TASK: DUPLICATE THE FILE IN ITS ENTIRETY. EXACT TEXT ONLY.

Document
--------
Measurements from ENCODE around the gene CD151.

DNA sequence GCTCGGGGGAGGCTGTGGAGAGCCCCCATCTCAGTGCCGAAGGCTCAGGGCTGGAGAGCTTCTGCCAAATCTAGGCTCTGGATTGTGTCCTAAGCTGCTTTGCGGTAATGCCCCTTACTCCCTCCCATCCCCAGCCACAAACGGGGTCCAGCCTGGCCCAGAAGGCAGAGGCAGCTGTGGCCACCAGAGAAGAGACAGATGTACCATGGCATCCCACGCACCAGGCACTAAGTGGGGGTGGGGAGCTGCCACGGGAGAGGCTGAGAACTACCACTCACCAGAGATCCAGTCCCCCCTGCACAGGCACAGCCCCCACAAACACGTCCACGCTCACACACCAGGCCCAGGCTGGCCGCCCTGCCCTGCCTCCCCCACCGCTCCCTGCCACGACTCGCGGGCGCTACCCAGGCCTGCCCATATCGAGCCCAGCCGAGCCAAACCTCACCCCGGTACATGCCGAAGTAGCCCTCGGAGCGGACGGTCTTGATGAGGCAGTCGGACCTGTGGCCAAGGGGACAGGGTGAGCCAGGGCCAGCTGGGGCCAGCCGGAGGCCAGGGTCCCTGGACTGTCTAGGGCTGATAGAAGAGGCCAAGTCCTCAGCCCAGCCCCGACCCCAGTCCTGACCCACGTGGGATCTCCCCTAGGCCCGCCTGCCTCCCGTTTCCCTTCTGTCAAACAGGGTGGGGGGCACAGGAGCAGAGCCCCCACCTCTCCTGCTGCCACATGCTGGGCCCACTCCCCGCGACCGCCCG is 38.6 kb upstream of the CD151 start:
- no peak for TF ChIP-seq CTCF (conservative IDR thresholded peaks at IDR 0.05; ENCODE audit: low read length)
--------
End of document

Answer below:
Measurements from ENCODE around the gene CD151.

DNA sequence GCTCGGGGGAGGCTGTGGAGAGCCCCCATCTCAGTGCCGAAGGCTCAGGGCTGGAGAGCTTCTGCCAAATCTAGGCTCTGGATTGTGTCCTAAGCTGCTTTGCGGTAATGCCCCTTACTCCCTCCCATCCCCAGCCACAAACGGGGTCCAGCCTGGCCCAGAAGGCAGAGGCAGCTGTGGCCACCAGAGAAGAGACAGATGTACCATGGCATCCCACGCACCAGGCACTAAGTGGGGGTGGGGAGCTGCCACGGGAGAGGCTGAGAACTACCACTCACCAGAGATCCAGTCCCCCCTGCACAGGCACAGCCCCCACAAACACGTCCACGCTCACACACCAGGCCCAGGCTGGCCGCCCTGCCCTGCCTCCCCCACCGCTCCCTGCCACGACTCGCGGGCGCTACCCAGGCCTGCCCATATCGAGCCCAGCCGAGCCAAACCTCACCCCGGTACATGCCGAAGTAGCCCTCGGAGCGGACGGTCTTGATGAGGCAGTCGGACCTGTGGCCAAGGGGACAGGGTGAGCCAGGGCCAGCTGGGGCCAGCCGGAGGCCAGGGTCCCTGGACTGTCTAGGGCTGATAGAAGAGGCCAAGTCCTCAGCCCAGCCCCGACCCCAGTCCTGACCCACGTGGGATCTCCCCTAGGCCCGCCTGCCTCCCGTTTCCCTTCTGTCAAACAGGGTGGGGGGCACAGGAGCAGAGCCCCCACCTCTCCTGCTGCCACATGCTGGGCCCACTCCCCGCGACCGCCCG is 38.6 kb upstream of the CD151 start:
- no peak for TF ChIP-seq CTCF (conservative IDR thresholded peaks at IDR 0.05; ENCODE audit: low read length)